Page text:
By Stephanie Ziebarth
Recently I sat with a small group of women at Joy El’s Mother-Son Retreat. We were discussing a question posed by the speaker for the weekend: “In what ‘A’ area do you struggle as you parent your son?” The As included affirmation, acceptance, appreciation, availability, affection, approach and accountability.
Somewhat surprisingly, the resounding answer in my small group was “available.” These moms just didn’t feel available to their sons.
The good news? They were at a mother-son retreat! They were sending a strong message to their sons last weekend that they do want to spend time with them. And I witnessed countless special mother-son moments throughout my time there. Fortunately for me and my son Josiah, we also experienced countless ourselves. It was a very memorable weekend for us.
But as I thought of all these moms who struggle with being available for their sons, I thanked God for one little thing I’ve learned in recent years. I thought it might be worth passing on this bit of counsel.
Notice when your child is chattiest and try your hardest to be available during that time–even though this may take some real effort on your part.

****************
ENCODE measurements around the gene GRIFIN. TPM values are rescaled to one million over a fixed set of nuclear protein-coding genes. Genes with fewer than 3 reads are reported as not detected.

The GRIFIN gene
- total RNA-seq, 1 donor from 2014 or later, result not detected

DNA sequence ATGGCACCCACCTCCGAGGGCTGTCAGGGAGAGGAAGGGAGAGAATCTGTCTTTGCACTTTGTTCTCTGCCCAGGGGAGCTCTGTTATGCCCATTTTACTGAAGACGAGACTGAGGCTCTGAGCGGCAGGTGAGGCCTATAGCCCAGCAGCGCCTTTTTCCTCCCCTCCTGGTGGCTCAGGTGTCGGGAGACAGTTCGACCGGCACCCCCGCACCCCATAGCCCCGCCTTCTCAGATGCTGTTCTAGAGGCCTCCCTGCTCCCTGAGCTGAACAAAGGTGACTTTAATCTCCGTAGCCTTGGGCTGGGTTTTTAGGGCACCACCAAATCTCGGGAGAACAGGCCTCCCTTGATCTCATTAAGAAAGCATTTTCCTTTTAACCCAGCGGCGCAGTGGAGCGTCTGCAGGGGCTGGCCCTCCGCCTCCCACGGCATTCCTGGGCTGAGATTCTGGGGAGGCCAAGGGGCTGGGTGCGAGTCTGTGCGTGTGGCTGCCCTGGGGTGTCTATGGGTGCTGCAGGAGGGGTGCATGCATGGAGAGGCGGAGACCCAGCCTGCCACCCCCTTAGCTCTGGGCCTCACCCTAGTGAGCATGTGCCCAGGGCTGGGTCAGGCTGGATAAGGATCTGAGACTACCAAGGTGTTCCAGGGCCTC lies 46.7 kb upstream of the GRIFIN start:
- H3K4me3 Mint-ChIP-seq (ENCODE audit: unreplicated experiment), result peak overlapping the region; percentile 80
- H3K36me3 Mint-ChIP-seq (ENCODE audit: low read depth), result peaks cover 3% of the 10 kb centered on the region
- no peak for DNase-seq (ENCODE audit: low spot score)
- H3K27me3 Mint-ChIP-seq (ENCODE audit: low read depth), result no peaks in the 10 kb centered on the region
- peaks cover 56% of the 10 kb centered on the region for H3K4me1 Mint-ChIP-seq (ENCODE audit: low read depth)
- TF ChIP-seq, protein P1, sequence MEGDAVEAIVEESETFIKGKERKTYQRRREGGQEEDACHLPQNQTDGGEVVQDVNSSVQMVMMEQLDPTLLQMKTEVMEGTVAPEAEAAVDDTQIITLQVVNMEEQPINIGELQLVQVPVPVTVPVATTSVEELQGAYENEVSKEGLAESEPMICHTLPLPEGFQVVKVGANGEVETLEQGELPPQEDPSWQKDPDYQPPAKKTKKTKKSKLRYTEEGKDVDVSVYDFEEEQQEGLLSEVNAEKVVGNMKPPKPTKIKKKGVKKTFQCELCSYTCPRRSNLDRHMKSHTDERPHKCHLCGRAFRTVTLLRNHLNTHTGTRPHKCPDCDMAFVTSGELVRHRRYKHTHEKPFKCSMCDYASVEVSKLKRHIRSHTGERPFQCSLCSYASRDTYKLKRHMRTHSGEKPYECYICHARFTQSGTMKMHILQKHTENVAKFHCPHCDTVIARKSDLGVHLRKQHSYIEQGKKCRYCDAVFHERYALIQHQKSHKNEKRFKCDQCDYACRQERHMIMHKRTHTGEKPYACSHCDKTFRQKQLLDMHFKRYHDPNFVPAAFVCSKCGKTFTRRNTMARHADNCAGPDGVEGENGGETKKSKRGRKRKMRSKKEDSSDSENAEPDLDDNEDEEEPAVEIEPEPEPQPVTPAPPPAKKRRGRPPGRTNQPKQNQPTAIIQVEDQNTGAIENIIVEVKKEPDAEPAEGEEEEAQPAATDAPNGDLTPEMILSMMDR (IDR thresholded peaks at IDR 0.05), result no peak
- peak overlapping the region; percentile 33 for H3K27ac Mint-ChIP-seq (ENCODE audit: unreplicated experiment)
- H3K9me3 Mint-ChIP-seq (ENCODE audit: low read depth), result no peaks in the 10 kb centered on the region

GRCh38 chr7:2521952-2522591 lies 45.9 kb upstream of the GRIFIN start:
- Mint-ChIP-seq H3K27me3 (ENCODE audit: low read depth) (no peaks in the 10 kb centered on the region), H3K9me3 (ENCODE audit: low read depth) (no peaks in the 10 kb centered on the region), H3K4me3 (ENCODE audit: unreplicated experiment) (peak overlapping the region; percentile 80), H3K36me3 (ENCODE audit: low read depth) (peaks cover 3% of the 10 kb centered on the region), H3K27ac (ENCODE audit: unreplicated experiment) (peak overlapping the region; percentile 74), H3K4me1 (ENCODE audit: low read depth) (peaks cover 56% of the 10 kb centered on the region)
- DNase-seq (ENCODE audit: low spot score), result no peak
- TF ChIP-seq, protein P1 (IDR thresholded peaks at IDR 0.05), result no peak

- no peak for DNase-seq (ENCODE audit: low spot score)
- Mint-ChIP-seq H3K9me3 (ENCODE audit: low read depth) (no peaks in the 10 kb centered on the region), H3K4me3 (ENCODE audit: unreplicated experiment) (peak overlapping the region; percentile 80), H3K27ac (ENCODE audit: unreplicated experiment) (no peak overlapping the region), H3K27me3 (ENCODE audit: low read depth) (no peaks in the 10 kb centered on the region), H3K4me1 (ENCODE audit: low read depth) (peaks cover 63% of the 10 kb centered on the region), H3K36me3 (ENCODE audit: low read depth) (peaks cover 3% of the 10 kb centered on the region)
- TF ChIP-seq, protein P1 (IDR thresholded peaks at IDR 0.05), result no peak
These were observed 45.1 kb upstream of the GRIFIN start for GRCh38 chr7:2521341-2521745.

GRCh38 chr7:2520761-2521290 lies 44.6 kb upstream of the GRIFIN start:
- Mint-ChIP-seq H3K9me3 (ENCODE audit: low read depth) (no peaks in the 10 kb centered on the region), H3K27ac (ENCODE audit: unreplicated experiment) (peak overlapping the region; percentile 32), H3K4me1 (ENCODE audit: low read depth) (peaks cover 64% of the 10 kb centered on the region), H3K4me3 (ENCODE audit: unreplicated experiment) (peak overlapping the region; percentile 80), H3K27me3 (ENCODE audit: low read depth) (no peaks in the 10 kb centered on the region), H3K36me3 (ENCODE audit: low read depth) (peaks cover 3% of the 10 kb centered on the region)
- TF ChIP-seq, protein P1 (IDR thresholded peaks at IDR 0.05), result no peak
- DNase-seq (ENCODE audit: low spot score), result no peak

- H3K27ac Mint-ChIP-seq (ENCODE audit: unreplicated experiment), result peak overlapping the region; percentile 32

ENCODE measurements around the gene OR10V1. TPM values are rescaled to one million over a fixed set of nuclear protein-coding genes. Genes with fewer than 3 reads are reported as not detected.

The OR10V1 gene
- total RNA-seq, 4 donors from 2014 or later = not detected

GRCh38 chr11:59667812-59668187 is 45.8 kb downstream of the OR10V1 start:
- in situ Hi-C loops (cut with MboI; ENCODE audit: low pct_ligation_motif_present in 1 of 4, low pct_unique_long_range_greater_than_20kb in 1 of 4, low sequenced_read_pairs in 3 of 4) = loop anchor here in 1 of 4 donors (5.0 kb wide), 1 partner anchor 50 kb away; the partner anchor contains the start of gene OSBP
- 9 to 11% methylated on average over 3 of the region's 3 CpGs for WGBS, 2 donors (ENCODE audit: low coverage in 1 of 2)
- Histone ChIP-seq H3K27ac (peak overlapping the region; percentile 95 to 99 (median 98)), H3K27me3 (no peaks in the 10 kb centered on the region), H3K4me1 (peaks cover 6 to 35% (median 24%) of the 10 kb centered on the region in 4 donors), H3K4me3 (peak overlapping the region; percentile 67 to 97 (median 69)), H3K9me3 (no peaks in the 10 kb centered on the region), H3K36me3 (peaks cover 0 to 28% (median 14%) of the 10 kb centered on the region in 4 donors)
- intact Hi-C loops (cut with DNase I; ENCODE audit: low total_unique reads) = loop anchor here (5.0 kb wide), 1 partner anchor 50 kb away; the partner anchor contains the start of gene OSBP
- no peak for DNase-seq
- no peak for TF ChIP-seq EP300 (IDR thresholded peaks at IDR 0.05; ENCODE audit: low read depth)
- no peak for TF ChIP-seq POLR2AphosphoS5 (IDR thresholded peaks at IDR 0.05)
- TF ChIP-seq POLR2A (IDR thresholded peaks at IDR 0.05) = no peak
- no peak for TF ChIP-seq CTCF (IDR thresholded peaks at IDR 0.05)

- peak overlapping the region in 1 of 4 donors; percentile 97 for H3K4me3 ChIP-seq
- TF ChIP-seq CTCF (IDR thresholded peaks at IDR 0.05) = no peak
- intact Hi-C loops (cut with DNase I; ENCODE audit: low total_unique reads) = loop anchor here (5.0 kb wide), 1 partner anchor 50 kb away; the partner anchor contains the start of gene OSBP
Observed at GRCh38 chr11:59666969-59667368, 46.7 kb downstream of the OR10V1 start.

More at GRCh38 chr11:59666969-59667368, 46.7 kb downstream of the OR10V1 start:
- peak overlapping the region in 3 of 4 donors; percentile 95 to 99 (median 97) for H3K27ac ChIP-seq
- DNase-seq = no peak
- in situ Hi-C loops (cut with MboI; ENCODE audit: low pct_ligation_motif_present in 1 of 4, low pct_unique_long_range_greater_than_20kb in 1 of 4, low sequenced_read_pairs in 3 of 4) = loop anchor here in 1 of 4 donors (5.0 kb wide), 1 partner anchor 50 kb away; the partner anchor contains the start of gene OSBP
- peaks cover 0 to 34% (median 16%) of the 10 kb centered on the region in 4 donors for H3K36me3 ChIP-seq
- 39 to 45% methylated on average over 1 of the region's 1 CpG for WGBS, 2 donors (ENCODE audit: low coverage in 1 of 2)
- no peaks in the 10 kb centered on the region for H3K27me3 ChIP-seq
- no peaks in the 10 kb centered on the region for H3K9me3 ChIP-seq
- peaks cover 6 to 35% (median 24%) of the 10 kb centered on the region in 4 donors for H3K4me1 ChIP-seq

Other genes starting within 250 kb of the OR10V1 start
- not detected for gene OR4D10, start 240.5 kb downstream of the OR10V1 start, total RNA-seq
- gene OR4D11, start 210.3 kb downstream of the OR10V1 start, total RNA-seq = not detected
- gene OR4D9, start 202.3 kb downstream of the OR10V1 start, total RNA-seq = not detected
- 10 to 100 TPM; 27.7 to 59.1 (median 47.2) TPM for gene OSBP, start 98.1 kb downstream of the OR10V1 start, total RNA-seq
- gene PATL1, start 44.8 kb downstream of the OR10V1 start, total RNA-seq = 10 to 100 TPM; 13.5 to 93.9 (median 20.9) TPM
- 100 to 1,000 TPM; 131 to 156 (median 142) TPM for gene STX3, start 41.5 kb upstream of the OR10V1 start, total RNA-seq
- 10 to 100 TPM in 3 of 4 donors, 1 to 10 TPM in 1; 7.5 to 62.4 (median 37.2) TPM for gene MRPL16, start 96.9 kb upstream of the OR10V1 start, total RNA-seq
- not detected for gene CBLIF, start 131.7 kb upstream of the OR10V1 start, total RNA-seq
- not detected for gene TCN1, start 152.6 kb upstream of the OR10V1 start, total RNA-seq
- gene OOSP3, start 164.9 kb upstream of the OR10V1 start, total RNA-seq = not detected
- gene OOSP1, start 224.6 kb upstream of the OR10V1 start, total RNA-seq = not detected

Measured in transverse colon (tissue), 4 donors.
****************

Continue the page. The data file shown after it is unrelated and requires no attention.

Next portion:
As a homeschooling mother, it used to drive me batty that my son just wanted to chat while we did spelling every day. I wondered, “How hard can it be to go through a list of spelling words?!” Then it occurred to me: he may not always want to talk so freely with me. If I just planned on spelling time also being conversation time, then I would not get frustrated, and my son and I could have meaningful conversations every morning.
Then I noticed that my oldest child was always ready to talk upon her return home from school. That used to be when I scheduled my work hours (I work part-time from home), but I decided to start scheduling my afternoons differently, so I could be available to talk through her day with her. It quickly became a highlight of my day.
I still have a lot to learn as a parent, but I’ll rejoice in the victories as they come. And I’d love to hear your parenting nuggets so we can help each other. After all, parenting seems to be a lifelong journey—and a very worthwhile one at that!